14 Aug 2007
The company claims to be the first LCD manufacturer to eliminate the use of 2-aminoethanol from all its sites in Japan.
Epson Imaging Devices has achieved its goal of removing 2-aminoethanol from its Japanese production sites by the end of fiscal 2007. The chemical is widely used in LCD manufacture, but it has been identified as a pollutant that can damage human health and the environment.
The company remains committed to its stated goal of similarly eliminating 2-aminoethanol from the company’s manufacturing subsidiary in China in fiscal 2008.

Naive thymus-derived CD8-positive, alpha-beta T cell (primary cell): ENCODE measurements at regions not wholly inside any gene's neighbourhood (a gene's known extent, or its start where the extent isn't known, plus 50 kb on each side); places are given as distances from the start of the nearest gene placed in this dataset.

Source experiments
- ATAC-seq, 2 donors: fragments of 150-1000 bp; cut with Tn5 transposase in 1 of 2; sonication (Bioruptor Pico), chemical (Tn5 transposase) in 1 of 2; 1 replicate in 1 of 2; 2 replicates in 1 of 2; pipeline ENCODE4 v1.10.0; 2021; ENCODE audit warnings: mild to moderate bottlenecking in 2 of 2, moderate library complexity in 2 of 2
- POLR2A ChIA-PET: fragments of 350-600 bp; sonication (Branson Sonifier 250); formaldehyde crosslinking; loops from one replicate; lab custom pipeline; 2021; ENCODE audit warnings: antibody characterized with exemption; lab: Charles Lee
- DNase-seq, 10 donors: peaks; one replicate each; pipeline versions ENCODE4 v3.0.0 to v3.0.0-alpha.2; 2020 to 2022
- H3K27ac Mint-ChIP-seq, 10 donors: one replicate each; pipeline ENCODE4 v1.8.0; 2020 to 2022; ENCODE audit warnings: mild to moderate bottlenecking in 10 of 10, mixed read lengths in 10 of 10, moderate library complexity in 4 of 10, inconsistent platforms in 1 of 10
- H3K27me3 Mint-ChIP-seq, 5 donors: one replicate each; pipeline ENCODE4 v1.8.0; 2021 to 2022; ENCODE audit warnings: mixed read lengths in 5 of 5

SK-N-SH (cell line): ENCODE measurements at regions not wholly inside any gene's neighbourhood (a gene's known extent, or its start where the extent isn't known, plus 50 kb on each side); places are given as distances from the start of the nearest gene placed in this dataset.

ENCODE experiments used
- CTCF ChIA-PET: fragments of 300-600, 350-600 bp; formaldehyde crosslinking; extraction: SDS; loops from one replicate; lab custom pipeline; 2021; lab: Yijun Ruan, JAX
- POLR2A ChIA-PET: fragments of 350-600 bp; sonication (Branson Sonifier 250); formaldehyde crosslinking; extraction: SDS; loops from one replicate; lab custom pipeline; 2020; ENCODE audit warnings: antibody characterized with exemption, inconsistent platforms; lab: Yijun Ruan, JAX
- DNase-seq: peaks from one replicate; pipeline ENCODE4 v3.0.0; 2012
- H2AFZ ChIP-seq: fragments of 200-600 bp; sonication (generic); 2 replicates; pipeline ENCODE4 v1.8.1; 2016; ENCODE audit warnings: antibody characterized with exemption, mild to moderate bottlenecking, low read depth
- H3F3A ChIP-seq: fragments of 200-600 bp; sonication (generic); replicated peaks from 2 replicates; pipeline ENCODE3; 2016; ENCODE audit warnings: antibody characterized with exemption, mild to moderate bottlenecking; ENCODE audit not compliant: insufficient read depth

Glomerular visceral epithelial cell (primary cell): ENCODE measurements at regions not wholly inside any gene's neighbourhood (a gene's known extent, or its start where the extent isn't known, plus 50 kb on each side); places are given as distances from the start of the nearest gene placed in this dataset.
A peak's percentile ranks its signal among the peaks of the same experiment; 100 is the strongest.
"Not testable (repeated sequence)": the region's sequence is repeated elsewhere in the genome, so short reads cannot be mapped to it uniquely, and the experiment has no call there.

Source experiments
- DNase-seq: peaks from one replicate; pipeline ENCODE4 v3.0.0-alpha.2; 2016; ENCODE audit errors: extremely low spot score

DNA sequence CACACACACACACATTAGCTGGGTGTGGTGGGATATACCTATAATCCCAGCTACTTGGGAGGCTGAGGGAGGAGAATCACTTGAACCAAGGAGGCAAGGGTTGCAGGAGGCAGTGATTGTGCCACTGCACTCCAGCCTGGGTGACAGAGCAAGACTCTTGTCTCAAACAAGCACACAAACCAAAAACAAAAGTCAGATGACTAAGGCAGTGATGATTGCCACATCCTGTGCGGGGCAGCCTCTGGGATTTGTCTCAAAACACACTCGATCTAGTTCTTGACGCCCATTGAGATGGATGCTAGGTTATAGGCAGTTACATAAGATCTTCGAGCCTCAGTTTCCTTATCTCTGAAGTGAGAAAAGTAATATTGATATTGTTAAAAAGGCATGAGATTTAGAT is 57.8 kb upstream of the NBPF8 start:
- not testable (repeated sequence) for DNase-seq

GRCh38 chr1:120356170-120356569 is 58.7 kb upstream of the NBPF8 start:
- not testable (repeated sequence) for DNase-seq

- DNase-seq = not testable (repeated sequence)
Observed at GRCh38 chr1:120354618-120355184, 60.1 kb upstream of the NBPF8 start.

The chemical is the main constituent of a stripping solution employed in photolithography, one of the preproduction processes used in the manufacture of LCD panels. During fiscal year 2005 the company used 210 tons of the chemical, which is categorized as a Class I Designated Chemical Substance under Japan’s Pollutant Release and Transfer Register (PRTR) and is the most-used Class I substance in the company’s operations.
In its place the company has switched to a proprietary alternative chemical, which is half the cost and requires less than half the quantities to achieve the same quality of results as 2-aminoethanol.
The effect has been a dramatic reduction in the company’s overall use of PRTR substances, and Epson has restated its wish to continue reducing the use of chemical substances covered by the PRTR.